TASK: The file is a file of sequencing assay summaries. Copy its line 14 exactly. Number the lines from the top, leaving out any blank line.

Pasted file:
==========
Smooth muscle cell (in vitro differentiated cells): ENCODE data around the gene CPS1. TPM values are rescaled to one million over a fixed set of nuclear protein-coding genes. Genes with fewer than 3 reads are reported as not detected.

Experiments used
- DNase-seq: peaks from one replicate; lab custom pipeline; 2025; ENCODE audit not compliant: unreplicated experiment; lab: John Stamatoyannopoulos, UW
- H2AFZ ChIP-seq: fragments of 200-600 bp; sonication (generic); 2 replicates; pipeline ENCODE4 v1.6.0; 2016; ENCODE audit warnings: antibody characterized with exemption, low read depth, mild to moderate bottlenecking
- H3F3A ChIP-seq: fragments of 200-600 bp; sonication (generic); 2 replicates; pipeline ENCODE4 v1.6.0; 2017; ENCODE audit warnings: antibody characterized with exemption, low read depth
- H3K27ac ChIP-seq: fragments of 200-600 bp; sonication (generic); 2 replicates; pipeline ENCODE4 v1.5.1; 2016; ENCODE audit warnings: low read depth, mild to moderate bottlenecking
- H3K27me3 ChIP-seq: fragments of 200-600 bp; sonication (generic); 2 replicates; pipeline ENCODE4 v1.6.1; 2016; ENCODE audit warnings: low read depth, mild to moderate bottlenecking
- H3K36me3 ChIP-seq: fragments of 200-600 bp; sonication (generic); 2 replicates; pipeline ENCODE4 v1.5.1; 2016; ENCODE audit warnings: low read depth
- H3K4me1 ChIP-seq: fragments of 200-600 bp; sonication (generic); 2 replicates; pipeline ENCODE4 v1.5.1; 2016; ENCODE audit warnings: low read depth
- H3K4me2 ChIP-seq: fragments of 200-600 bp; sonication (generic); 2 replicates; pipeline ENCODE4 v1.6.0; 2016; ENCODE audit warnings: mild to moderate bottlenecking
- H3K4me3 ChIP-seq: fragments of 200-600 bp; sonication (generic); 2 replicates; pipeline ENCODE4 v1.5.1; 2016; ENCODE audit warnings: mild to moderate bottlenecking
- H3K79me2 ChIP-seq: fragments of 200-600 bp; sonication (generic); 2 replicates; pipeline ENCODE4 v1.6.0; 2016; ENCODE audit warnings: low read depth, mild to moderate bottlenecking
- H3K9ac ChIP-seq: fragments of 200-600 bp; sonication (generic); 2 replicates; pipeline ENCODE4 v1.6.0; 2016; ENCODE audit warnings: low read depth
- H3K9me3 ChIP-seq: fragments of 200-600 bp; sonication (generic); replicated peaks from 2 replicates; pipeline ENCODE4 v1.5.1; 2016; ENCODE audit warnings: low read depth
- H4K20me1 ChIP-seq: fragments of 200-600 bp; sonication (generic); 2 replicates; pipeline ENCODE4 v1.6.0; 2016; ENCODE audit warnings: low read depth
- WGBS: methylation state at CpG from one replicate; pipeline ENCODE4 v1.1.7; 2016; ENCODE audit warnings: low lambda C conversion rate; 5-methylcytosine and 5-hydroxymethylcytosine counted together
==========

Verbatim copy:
- H3K9me3 ChIP-seq: fragments of 200-600 bp; sonication (generic); replicated peaks from 2 replicates; pipeline ENCODE4 v1.5.1; 2016; ENCODE audit warnings: low read depth